• One of the most well-known prophecies in the Old Testament is the return of Elijah. Prominentscriptures teach that Elijah must return to earth to prepare the way for the Lord. In fact, according tocommon Jewish belief, Elijah was to come and "restore all things" before any messiah could appear. Soin order for Jesus to have been the messiah, this prophecy had to have come to fruition. And it seemsthat Jesus confirmed that it did.In Matthew 11:14 Jesus tells the multitude of John the Baptist: "If you are willing to accept it, he [John]is Elijah who is to come." Jesus also states in the Gospel of Mark: "But I tell you that Elijah has come, andthey did to him whatever they pleased, as it is written of him."The phrase "...as it was written of him..." which is speaking of Elijah, makes this whole point pretty clear:Jesus was trying to convey that John the Baptist was of the same spirit as that of Elijah.I think these scriptures are pretty clear about who John was. Nevertheless, and to be fair to theopponents of the idea of reincarnation being supported in the Bible, there do seem to be scriptures thatrefute it, at least on the surface. But upon close inspection, I do not think they are very strong. Forinstance, many Westerners-often ones that have not studied what reincarnation truly is or means-willcombat the reincarnation of Elijah as John with Luke 1:17, which states that John will go before themessiah "...in the spirit and power of Elias [Elijah]." They conclude that "in the spirit and power of Elijah"means it wasnt Elijah. This is probably one of the worst arguments an opponent could give. Why?Because returning to the earth in the "spirit and power" of someone who has already lived on the earthIS REINCARNATION! Actually, there isnt really a much better definition for it. It would seem that theopponents of Biblical reincarnation havent thought this one through very well, and only someone whodidnt understand the concept of reincarnation would use this scripture as proof against it. The sad partis that there are literally hundreds, if not thousands, of websites that do in fact use this argument.Opponents of Biblical reincarnation also use John 1:21-23 as ammunition. Here, the Levites ask John theBaptist point blank if he is Elijah that was to come. John responds by telling them no. So If John reallywas the reincarnated Elijah, why would he deny it?We could also ask why John didnt know Jesus was the true messiah while in jail before being beheaded.In the beginning of his ministry, the gospels make it clear that John understood exactly who Jesus was.But after being put in jail, he went through a period of doubt where he wasnt sure if Jesus really wasTHE messiah or not, so he sent his disciples to personally ask him. It seems John lost faith when he failedto comprehend the full extent of Jesus ministry. Couldnt John have also made the mistake of notrealizing he was the reincarnation of the spirit to be in Elijah before?
    • When I began to understand more of what reincarnation was, I realized that just because John didntbelieve he was Elijah reincarnated doesnt mean much. Each reincarnated life is a culmination ofprevious lives and conscious experiences before it. Reincarnation is not about the exact same personcoming back to inhabit a different body. Its about many life experiences that one soul goes through inorder to grow and hopefully mature. Each incarnation of the soul can therefore still be understood to ba unique individual person. And when that soul dies, that same soul doesnt come back. Why? Becausewhat reincarnates is that same soul in addition to the culminate experiences that soul has had inperpetuity. Lets say that I, Joshua Tilghman, was to reincarnate on the earth two hundred years fromnow. Is it Joshua Tilghman that is reincarnating? Not exactly. However, some of the same personalitytraits that made up Joshua Tilghman would reincarnate.We must also remember that the Old Testament states Elijah must come back to prepare the way of themessiah. So if you dont believe Elijah returned in the spirit of John, how can you believe Jesus was themessiah?Another scripture often used to refute reincarnation is Hebrews 9:27. It states "...it is appointed menonce to die..."But even this is within the confines of reincarnation. As we already discussed, after death it is not theexact same soul that returns. It is the culmination of all of that souls incarnations which results in aunique individual every incarnation cycle. So even in the doctrine of reincarnation, it is still appointedunto man once to die! As both nature and Jesus taught, through death always comes more physical life!The death of one tree or plant produces thousands of more lives. Reincarnation is really not muchdifferent.So why does mainstream Christianity still vehemently deny reincarnation today? One of the mostprominent reasons is because it contradicts the idea of a resurrection after death. However, this iswhere I believe the institutionalized church of antiquity also missed the point. The resurrection does nottake place after death, as the literal interpretation supposes. The resurrection takes place while youLIVE, as a spiritual experience. As the Gospel of Philip, a Gnostic scripture, states:"People who say they will first die and then arise are mistaken. If they do not first receive resurrectionwhile they are alive, once they have died they will receive nothing."This scripture was written because the Gnostics of antiquity understood that the literalists did not fullycomprehend the spiritual intent of the New Testament writings. Even Jesus told Nicodemus that youmust be "born again", which better translates as "born from above". This being born from above is a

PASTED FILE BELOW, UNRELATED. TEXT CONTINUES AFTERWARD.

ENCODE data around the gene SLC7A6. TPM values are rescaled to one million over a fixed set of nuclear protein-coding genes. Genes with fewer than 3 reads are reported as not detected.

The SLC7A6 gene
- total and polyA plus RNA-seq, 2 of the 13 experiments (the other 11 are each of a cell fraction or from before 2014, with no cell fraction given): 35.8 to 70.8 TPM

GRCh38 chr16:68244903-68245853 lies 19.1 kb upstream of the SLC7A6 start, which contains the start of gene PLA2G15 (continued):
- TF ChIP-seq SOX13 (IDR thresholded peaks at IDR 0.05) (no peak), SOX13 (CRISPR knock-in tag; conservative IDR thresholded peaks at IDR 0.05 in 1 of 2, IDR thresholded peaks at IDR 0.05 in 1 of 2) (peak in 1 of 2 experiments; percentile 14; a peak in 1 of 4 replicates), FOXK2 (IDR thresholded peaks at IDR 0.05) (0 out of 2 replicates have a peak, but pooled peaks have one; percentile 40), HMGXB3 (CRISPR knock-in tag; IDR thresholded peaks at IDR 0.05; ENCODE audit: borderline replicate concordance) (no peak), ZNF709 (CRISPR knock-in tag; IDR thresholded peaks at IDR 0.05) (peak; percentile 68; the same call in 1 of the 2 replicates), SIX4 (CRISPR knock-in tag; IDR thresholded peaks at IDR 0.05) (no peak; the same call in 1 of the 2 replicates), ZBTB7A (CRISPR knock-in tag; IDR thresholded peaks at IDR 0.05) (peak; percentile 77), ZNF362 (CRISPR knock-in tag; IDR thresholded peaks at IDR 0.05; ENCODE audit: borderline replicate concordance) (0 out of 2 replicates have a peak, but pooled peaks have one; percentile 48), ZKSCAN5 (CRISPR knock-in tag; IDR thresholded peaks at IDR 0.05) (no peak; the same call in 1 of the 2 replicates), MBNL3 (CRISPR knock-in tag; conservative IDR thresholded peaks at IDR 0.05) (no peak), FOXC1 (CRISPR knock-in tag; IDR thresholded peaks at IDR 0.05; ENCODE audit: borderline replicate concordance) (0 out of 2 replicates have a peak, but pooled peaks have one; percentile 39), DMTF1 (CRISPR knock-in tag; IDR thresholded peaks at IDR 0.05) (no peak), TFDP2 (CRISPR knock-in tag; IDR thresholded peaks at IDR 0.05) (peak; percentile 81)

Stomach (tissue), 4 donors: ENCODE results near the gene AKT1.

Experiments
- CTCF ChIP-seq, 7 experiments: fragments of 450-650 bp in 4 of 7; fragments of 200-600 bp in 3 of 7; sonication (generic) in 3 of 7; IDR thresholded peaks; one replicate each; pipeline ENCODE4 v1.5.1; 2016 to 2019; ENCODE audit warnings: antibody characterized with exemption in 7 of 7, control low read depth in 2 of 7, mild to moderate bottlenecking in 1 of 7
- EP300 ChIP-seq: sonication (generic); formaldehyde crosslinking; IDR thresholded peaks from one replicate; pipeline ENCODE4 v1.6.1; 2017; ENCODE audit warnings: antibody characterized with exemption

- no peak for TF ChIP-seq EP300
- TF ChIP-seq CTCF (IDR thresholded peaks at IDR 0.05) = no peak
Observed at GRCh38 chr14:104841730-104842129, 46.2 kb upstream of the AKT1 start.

• spiritual birth that happens while one is yet alive in the physical. When you combine this with Jesusstatement that the Kingdom of Heaven is within you, it all becomes very clear; becoming born fromabove IS a resurrection!If we are honest with ourselves, even most children would find the idea of God putting back together abody after it has been decomposed by worms and bacteria a little far-fetched.I would now like to share a little more about my personal beliefs on reincarnation. Consider thefollowing scenario, as I have:Imagine a baby dying and then appearing before God. Since we are judged by the deeds done on thisearth, what crown would this baby be able to place at the feet of Jesus? In other words, what could thebaby offer in return for reward? Not only would the baby be able to offer nothing, but what could thebaby receive? Wouldnt this be the ultimate example of something totally unjust and unfair? The babywould not have even had the chance of offering something to God.Consider another scenario: how can a merciful God create a place of eternal punishment for a sinner,especially when that God KNEW before hand that the creation would end up there? If God really didthis, is "merciful" the right word to describe Him?After thinking for myself instead of believing what I have been told about the Bible, I cant help butwonder how much institutionalized Christianity strayed from its spiritually humble beginnings. I amwilling to bet a whole lot.Finally, and as you probably already know, reincarnation works on the principle of karma. This is exactlythe same thing as reaping what you sow! THAT is just. THAT is merciful. This is also truly in line with aloving Father who rains both on the just and unjust! So yes, I think the idea of reincarnation is a verylogical belief, and personally, I am glad to see that Jesus supports it.What do you think?If you need more information you could find Best Reincarnation book here.